Eventually the matter came before a panel of the Medical Practice Tribunal Service (MPTS) and the matter was heard over some 16 days in the period from September to December 2015. Dr Selim was represented by counsel throughout although not always the same counsel. In the usual way, the GMC was legally represented and there was a legal assessor available to give advice to the members of the panel.


It has been suggested by Dr Selim today that the procedure before the panel and its composition were such as not to amount to a fair hearing. As Mr Ozin QC has for the GMC has pointed out, the procedure is well recognised as compliant with ordinary standards of fairness and I am confident that there is nothing in the complaint that the process was in a general sense flawed whether by reason of the composition of the panel or otherwise.


The panel heard evidence from a number of witnesses: including Dr Parsons, the lead assessing doctor; Dr Clowes, another performance assessor; the dispenser, known as colleague A; Dr I; Dr J; colleague H and others, and not least from Dr Selim himself. After hearing, in the usual way, submissions from each of the parties in relation to the charges, the panel gave its written determination on the facts on 17 November 2015.


After recording areas of factual common ground and its assessment of the witnesses, the panel proceeded to record its findings and reasons for them. I should say that the panel's assessment of Dr Selim was that he was a disingenuous witness whom they found evasive and who (it was said in paragraph 25 of the first determination) had developed his "own interpretation of events and documents over time and many aspects of [his] evidence were neither credible nor reliable."


The panel, it is sufficient to say, preferred the evidence of other witnesses to that of Dr Selim on all matters where there was a factual conflict. Thus it accepted, for example, the evidence of colleague A that she had not written the testimonial and that she had signed it under pressure from Dr Selim, who denied writing it and pressurising colleague A to sign it. In relation to disclosure of the medical records of Drs I and J, the panel rejected Dr Selim's assertion that he made those disclosures out of a genuine public health concern, arising from an allegation by him that one of his two colleagues had attempted to cover up diagnosis of a particular dangerousness illness.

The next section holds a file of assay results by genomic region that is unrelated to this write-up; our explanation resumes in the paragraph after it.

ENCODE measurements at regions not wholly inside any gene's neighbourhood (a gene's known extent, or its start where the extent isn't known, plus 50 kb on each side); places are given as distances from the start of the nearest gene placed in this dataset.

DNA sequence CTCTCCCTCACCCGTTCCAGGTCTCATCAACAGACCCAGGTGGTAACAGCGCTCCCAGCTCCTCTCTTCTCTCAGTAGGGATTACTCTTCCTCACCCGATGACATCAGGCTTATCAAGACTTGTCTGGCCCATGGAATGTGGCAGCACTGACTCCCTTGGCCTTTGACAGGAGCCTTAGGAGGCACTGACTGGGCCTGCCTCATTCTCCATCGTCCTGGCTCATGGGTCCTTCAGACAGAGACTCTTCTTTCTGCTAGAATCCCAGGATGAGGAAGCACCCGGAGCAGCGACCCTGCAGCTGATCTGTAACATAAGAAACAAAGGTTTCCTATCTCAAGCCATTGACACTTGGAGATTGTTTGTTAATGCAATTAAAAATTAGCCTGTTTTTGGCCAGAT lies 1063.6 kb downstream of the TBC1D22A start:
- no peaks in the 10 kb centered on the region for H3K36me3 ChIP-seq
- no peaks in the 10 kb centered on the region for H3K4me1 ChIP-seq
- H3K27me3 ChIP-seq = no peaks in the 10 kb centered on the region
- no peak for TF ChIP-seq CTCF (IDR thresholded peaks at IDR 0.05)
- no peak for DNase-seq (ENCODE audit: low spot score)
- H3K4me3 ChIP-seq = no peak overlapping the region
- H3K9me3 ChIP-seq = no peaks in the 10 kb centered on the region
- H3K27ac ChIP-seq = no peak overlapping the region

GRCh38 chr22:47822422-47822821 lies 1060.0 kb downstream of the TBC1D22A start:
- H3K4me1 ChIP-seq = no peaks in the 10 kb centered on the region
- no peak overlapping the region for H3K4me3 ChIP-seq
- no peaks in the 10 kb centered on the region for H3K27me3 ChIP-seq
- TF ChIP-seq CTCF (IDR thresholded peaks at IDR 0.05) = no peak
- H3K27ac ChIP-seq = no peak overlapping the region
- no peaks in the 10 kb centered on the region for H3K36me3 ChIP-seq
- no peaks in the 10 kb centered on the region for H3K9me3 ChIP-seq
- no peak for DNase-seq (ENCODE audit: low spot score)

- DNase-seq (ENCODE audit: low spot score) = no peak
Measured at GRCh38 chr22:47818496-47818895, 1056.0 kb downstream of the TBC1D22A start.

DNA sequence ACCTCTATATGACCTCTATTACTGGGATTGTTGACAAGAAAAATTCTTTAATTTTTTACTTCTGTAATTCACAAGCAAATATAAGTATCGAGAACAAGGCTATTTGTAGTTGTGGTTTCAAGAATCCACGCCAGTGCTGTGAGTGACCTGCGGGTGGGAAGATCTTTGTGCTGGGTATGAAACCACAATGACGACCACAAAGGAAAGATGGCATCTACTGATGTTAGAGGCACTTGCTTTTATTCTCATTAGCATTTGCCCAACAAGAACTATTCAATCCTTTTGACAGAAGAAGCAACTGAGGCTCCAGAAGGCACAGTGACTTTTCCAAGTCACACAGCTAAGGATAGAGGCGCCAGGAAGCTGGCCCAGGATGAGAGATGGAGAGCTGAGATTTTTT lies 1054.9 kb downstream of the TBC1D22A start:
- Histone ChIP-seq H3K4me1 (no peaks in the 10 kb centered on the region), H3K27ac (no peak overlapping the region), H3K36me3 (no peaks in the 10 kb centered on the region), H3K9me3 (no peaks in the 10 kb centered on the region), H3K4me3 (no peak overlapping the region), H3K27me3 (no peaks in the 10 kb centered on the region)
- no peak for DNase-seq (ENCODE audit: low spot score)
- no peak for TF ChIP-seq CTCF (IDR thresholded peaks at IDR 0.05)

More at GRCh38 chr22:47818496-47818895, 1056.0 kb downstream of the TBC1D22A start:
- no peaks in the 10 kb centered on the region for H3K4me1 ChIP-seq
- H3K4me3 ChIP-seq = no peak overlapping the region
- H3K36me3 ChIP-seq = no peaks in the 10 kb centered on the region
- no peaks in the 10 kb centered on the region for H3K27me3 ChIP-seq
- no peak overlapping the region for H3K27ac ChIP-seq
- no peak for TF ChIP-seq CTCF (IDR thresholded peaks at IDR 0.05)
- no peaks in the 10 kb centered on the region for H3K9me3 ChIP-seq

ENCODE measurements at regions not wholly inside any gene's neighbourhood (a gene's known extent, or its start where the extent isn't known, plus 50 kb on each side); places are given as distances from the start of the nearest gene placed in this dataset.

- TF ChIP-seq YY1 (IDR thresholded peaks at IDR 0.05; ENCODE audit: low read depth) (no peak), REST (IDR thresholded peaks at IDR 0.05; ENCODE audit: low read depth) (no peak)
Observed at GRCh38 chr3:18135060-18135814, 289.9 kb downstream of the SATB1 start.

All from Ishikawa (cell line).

The panel found that Dr Selim did not have any genuine public health concern and had made the disclosures for the improper purpose of discrediting his colleagues rather than protecting...

To continue reading

Request your trial
1 cases
  • Mathew Clarke v General Optical Council
    • United Kingdom
    • Queen's Bench Division (Administrative Court)
    • 16 March 2017
    ...obvious reasons. C. The law and applicable principles 23 Kerr J most usefully set out the applicable principles recently in Dr Magdi Selim v General Medical Council [2016] EWHC 1865 (Admin) as follows: "26 Those then are in brief the facts. Dr Selim appeals against the erasure decision......

VLEX uses login cookies to provide you with a better browsing experience. If you click on 'Accept' or continue browsing this site we consider that you accept our cookie policy. ACCEPT